Nov. 04, 2014
Jülich scientists have developed a new control technique for scanning tunnelling microscopes that enables the user to manipulate large single molecules interactively using their hands. Until now, only simple and inflexibly programmed movements were possible.
moreOct. 13, 2014
Modern optical and optoelectronic devices are composed of different optical materials and photonic structures which need to be analyzed at the microscale. Comprehensive micro-characterization including functional and structural properties mostly requires a combination of different microscopic techniques applied to these devices. In this article the characterization of optical materials with Correlative Light and Electron Microscopy (CLEM) is outlined for the example of a Light Emitting Diode (LED).
moreOct. 10, 2014
Physicists from the University of Regensburg have developed a novel microscope that allows them to record slow-motion movies of tiny nanostructures with groundbreaking time resolution - faster even than a single oscillation cycle of light. With their new microscope they have directly imaged the super-fast motion of electrons, which has been published in Nature Photonics.
moreSep. 23, 2014
Imagine that you want to find out from a single picture taken of the front of a house, what the building looks like from behind, whether it has any extensions or if the brickwork is damaged, and how many rooms are in the basement. Sounds impossible? Not in the nanoworld. Scientists from Jülich and Xi'an have developed a new method with which crystal structures can be reconstructed with atomic precision in all three dimensions. Admittedly, they did not use a picture from a simple digital camera to perform this feat, but rather an image from an ultra-high resolution electron microscope. The process is also especially suitable for the spatial mapping of radiation-sensitive samples, which would be quickly destroyed by the high energy measurement beam. The results have been published in the current edition of Nature Materials.
moreSep. 15, 2014
JPK Instruments, a manufacturer of nanoanalytic instrumentation for research in life sciences and soft matter, announces their expansion into the US market with new distributors and the availability of the NanoWizard AFM.
moreJul. 28, 2014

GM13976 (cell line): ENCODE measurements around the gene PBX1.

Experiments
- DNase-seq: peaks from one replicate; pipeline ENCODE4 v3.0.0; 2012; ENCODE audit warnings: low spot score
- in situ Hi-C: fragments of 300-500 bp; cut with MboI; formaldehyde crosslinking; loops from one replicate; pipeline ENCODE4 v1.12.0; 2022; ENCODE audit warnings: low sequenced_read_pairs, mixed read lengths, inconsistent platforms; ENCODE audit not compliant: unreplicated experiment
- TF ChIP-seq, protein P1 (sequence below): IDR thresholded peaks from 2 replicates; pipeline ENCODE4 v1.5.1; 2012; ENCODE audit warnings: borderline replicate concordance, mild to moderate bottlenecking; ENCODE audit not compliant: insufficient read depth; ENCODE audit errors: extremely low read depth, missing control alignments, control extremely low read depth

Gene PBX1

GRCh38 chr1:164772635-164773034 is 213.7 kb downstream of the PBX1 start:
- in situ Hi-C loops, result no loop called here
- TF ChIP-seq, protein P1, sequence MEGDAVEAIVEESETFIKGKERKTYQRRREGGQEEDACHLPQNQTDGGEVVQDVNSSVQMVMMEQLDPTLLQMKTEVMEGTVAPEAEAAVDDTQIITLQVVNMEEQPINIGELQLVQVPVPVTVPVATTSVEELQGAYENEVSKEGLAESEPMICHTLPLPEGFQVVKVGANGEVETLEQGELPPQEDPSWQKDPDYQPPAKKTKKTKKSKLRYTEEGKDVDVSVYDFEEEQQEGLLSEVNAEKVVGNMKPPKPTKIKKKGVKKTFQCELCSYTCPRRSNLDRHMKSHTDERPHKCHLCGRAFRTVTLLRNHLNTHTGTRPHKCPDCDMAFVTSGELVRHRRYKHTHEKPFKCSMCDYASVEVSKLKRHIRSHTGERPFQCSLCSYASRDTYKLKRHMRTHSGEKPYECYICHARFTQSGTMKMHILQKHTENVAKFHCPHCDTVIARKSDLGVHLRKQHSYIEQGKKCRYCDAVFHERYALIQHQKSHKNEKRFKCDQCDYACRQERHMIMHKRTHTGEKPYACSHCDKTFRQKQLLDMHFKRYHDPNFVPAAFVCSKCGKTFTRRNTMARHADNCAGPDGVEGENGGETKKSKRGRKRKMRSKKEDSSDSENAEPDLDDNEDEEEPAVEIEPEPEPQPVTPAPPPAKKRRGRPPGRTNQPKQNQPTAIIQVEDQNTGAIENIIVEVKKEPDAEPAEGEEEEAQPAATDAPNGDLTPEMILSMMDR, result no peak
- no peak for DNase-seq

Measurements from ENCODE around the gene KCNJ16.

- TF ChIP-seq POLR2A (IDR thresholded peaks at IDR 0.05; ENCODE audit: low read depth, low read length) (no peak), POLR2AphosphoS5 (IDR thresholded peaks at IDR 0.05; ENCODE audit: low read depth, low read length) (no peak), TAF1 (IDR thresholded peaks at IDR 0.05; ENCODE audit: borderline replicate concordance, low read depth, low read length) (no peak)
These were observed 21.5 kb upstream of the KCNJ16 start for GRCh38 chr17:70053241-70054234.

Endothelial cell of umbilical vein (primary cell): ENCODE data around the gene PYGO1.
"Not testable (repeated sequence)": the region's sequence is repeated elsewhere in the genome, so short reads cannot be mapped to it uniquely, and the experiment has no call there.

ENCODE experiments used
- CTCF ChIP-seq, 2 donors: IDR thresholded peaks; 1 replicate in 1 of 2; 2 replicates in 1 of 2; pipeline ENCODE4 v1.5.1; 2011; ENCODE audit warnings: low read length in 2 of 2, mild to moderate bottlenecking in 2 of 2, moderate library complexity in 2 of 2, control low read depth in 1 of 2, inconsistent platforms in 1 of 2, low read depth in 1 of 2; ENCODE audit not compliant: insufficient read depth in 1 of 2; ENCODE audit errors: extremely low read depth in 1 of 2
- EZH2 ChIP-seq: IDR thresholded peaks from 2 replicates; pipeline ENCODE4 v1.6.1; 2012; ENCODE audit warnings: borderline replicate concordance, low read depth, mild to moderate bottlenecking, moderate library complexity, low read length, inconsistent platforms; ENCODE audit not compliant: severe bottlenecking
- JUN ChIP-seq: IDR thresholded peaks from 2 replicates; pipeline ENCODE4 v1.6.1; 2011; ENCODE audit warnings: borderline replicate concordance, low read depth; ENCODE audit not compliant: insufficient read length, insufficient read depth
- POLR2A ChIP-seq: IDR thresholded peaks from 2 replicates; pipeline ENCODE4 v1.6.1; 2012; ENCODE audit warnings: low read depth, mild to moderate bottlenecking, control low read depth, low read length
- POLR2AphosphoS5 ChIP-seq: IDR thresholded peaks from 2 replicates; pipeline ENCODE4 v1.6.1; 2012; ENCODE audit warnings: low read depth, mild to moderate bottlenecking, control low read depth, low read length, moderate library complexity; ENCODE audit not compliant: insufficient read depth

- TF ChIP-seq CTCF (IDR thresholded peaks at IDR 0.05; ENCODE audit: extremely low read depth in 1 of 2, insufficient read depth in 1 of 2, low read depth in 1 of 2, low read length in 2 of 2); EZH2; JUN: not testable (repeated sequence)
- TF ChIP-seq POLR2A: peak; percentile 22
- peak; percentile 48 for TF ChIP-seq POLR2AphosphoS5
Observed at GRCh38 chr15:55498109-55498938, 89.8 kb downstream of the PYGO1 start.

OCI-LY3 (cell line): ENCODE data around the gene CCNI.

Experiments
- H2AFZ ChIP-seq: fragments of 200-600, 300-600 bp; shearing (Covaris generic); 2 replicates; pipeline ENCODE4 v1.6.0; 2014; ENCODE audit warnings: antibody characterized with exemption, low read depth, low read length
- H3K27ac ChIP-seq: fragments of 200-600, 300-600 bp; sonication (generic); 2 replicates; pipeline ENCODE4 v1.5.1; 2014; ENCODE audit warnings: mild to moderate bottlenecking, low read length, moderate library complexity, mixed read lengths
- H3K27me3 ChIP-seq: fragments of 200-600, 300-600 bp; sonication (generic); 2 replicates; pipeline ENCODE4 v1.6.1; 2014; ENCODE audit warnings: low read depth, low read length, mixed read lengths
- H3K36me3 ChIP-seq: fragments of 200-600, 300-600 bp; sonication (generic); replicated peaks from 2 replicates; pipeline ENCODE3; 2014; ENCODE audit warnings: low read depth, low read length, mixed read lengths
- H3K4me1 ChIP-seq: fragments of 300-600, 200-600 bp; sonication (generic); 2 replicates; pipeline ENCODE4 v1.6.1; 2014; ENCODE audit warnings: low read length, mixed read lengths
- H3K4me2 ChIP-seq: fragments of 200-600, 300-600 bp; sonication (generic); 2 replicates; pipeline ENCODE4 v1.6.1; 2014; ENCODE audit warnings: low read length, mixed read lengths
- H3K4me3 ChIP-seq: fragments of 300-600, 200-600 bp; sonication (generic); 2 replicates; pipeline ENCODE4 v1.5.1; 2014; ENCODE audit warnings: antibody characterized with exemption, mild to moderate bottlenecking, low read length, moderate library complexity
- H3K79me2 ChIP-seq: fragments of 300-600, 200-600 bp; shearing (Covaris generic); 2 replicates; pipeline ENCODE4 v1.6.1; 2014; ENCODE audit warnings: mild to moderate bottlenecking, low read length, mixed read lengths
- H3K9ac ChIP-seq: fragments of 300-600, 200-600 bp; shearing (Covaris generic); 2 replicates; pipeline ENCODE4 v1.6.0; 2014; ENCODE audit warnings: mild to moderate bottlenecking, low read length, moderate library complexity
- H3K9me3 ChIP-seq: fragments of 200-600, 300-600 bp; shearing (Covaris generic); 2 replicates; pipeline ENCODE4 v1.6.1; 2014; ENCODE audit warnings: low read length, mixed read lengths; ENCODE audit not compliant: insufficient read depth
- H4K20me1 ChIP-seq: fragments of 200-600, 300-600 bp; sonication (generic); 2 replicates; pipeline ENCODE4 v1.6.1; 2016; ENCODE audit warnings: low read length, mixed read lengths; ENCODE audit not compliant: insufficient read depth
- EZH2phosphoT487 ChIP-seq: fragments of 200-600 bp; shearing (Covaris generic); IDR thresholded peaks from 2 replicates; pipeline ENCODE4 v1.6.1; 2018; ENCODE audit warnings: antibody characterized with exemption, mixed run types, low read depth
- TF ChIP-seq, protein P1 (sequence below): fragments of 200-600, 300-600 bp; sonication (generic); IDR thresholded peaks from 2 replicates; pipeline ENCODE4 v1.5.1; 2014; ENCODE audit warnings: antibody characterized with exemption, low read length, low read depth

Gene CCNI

A multi-institutional team of researchers has developed a new nanoscale agent for imaging the gastrointestinal (GI) tract. This safe, noninvasive method for assessing the function and properties of the GI tract in real time could lead to better diagnosis and treatment of gut diseases. Results have been published online in Nature Nanotechnology.
moreJul. 17, 2014
Large area ordered nanopatterning of RF sputtered AlOx layers have been carried out. The technique involves UV laser treating of the film through LB films of silica nanospheres. The hexagonal, close packed arrangement of these spheres was projected to the surface due to the laser treatment resulting in ordered structure of pits of ~200 nm diameter and 1.3 nm depths. The samples were characterized by means of AFM and XTEM. Experimental results are in good agreement with the simulations.
moreJul. 07, 2014
Nanomaterials are of significant economic interest with a global market value of roughly 20 billion €, which is expected to rise to 2 trillion € by 2015 . For commercial use, the European Union provides the following recommended definition: "‘Nanomaterial' means a natural, incidental or manufactured material containing particles, in an unbound state or as an aggregate or as an agglomerate and where, for 50% or more of the particles in the number size distribution, one or more external dimensions is in the size range 1 nm-100 nm" .
moreJul. 05, 2014
Nonlinear optical materials are widely used in laser systems. However, high light intensity and long propagation are required to produce strong nonlinear optical effects. Researchers at The University of Texas at Austin and the Technische Universitaet Muenchen created metamaterials with a million times stronger nonlinear optical response, compared to the traditional nonlinear materials, and demonstrated frequency conversion in films 100 times thinner than human hair using light intensity comparable to that of a laser pointer.
moreJun. 16, 2014
Using a newly developed nano-imaging method, LMU researchers show that thin-film organic semiconductors contain regions of structural disorder that could inhibit the transport of charge and limit the efficiency of organic electronic devices. The results have been published in Nature Communications.